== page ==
Several cities in Texas are now on a collision course with Republican lawmakers in Austin over whether local governments can and should mandate that private employers provide paid sick leave to employees.
Back in February, Austin’s city council voted to require businesses to give employees one hour of sick time for every 30 hours worked up to 64 hours. Employees could use the time on themselves or to take care of a family member.
Now, San Antonio is joining the fray just as Texas Republicans and business groups ratchet up their opposition to these efforts. Via the San Antonio Express-News:
In a 9-2 vote, the council adopted the ordinance that will become effective next year. It would apply to both for- and not-for-profit businesses. Officials expect that the Texas Legislature will move to preempt the ordinance and similar laws in Austin and Dallas, if voters there approve it in November.
If it isn’t addressed by state lawmakers, Mayor Ron Nirenberg suggested that the city would work with those who presented the petition for the ordinance and business owners who have voiced concerns with mandating that businesses offer paid sick time.
Business groups have been successful in convincing a state appeals court in Austin to delay implementation of that city’s regulations. That decision, though, is temporary as the issue works its way through the courts.
Texas Attorney General Ken Paxton has sided with business groups.
"The minimum amount of compensation established for workers, including the minimum amount of paid time off, is a decision entrusted by the Texas Constitution solely to the Texas Legislature," Paxton said. "I'm confident that an appeals court will recognize that the law expressly preempts cities from passing a different law simply because they disagree with the judgment of our state’s elected representatives."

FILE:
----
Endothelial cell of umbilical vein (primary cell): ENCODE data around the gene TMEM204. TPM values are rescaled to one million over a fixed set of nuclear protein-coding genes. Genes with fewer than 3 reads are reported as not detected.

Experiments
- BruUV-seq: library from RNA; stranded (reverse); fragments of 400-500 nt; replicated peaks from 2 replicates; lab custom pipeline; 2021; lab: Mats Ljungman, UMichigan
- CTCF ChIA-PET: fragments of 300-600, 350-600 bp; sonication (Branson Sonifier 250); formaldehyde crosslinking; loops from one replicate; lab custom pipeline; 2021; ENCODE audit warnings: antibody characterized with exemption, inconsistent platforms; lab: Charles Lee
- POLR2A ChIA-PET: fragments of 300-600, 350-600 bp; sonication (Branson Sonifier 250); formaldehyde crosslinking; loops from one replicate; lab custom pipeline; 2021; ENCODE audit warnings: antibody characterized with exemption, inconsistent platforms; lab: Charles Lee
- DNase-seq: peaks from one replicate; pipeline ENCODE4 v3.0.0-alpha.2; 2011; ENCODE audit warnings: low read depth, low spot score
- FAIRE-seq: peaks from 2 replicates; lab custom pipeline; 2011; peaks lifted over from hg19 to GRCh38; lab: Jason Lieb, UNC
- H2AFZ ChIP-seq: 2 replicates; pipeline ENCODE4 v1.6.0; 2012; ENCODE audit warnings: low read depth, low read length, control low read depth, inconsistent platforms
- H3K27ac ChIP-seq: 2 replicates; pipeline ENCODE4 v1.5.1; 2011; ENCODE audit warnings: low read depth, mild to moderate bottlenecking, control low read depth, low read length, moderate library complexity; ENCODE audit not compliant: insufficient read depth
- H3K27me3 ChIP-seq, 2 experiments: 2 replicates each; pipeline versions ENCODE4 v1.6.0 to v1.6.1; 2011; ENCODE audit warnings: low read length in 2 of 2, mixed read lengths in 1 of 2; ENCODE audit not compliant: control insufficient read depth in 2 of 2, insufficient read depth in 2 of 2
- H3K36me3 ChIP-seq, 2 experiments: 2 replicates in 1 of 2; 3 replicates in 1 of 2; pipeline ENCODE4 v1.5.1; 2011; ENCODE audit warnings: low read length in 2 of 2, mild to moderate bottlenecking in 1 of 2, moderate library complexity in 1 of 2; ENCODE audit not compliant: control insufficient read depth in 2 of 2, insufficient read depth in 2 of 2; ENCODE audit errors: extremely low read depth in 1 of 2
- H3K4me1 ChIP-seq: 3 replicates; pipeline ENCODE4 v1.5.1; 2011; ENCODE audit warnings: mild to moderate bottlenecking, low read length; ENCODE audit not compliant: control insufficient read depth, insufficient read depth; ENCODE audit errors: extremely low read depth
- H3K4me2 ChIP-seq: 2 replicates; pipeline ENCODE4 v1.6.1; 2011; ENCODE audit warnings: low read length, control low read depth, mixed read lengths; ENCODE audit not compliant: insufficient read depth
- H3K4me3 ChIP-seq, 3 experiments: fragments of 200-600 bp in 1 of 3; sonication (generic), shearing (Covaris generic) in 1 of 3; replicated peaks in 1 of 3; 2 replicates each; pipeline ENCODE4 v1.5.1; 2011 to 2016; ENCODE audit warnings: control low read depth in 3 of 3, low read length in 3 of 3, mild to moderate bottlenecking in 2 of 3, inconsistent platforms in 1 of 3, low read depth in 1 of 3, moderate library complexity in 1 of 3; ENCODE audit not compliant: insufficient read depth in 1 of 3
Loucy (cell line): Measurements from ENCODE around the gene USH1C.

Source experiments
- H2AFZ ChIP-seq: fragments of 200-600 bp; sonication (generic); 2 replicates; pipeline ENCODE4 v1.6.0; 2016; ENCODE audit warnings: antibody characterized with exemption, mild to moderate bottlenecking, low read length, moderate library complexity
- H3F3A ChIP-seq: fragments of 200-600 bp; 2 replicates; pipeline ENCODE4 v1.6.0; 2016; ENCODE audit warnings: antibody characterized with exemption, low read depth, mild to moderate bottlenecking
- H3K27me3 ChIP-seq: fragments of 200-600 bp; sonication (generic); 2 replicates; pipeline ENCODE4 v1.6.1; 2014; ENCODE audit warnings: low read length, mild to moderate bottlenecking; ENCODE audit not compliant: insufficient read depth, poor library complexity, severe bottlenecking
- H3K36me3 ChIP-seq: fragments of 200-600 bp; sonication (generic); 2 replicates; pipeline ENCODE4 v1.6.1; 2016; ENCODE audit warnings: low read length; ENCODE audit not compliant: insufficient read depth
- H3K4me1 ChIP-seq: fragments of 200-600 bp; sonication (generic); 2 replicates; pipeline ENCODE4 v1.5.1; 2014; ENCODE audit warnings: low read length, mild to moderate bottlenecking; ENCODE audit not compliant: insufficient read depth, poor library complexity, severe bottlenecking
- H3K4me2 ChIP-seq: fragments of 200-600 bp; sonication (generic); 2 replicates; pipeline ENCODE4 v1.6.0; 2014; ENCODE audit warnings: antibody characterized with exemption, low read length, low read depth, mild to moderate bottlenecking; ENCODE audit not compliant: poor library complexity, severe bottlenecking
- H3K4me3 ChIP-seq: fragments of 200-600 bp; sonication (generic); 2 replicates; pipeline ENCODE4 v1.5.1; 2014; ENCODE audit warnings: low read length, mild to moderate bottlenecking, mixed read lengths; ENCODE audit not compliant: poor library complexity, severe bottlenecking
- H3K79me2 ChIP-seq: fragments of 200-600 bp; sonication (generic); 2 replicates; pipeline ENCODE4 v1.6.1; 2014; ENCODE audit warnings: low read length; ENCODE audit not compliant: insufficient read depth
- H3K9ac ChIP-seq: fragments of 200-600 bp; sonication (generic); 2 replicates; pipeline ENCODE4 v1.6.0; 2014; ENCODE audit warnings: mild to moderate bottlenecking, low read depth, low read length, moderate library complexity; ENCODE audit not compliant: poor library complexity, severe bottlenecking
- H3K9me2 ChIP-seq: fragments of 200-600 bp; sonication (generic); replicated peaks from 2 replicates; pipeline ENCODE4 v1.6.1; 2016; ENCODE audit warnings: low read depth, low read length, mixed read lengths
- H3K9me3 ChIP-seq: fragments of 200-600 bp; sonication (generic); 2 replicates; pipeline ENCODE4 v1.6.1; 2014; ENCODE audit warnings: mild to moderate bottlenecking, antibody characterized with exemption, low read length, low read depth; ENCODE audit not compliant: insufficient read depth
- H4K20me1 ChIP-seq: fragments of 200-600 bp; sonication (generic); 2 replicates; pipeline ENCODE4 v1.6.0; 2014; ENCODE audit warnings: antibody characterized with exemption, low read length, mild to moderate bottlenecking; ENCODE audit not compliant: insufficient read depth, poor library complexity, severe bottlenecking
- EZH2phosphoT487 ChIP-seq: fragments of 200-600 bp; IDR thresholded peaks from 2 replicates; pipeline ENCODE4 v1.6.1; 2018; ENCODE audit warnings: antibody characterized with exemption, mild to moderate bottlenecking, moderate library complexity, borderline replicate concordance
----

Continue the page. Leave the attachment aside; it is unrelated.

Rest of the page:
Reached for comment, Texas Association of Business CEO Jeff Moseley called the court's decision a "huge victory for small business owners who know better than anyone how to hire and care for their workers."
"As the lead co-plaintiff in the lawsuit against the City of Austin’s overreaching paid sick leave ordinance, Texas Association of Business’ (TAB) focus is on jobs and paychecks, " Moseley said.
"This lawsuit is not about the implementation of the paid sick leave policy, but about local officials ignoring the economic concerns of small businesses, which are the heart of our state’s economy," he said.
But a group called Work Strong Austin said Paxton and groups like the Texas Association of Business and the Texas Public Policy Foundation are “cold and desperate” as they “interfere in our local community and take paid sick time away from working families.”
“We are confident the courts will ultimately uphold the law and allow our hardworking neighbors the right to earn paid sick time to take care of themselves and their loved ones,” the group said.
“The most recent ruling does not, in any way, address the legality of the Austin paid sick time ordinance under state law,” per the statement from Work Strong Austin. “Rather, the court ruling asks the city to delay implementing the ordinance until a final legal opinion has been given by the courts. Once the court upholds the Austin paid sick time ordinance, implementation can move forward.”
Meantime Rep. Paul Workman, a Republican from Austin, has said that when the Legislature meets in January, he will file legislation aimed at blocking cities from mandating paid sick leave. “I’ve spoken to a number of my colleagues, and when the time comes, we will be able to get co-sponsors and co-authors," Workman said.
Workman is also supporting the litigation opposing the cities’ efforts along with some of his colleagues including Sen. Donna Campbell, R-New Braunfels, Rep. Gary Elkins, R-Jersey Village, Rep. Matt Rinaldi, R-Dallas, Rep. Jeff Leach, R-Plano,, Rep. Rick Miller, R-Sugar Land, and Rep. Dennis Paul, R-Houston.